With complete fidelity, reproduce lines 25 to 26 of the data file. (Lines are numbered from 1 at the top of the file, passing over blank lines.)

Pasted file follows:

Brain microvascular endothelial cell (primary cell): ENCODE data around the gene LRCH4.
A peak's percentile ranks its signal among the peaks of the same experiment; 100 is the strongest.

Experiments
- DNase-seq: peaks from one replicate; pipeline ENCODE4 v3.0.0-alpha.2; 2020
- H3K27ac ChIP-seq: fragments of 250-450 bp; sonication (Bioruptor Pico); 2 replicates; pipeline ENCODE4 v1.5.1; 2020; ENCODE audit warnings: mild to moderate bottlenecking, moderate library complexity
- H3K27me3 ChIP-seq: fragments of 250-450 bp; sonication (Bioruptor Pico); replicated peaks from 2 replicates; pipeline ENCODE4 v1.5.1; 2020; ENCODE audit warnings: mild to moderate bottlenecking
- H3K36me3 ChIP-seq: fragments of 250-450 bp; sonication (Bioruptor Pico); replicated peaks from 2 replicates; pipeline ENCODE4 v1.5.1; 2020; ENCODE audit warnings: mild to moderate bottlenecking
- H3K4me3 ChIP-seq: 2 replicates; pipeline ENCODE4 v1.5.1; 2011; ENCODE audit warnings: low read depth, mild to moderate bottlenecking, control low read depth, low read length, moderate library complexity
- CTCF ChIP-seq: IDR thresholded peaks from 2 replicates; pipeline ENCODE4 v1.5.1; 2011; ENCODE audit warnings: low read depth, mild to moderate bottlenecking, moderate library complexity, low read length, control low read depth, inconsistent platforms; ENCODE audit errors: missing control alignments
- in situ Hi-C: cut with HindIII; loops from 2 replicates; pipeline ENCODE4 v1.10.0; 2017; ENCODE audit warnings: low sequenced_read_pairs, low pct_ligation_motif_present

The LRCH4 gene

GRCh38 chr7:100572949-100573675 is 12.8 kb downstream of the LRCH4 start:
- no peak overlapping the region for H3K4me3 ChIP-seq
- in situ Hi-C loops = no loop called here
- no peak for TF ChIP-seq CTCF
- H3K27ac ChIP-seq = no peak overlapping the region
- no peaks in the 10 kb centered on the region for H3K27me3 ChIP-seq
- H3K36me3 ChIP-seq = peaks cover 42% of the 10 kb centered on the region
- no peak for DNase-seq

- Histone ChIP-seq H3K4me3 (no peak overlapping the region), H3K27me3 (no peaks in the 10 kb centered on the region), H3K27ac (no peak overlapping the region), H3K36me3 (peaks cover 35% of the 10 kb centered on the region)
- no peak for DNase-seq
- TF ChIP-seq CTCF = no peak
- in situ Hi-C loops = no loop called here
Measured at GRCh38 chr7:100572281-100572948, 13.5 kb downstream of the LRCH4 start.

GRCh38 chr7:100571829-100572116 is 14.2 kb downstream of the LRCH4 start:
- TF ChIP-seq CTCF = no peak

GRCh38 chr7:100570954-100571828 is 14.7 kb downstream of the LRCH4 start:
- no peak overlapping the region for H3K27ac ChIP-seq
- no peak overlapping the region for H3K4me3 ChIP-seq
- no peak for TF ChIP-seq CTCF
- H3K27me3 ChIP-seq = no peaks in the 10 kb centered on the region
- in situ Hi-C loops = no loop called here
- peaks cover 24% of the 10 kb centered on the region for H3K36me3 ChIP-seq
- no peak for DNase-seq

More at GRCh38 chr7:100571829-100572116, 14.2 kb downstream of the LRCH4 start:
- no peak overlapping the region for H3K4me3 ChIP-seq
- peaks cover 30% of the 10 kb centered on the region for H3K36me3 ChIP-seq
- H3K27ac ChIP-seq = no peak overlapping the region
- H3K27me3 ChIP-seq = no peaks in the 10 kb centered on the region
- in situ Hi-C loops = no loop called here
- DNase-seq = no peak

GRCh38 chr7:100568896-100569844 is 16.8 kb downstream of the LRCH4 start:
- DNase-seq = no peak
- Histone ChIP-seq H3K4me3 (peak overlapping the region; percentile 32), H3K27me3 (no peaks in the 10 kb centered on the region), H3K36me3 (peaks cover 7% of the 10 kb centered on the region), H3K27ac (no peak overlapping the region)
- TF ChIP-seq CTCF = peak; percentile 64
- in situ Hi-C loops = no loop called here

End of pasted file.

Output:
GRCh38 chr7:100571829-100572116 is 14.2 kb downstream of the LRCH4 start:
- TF ChIP-seq CTCF = no peak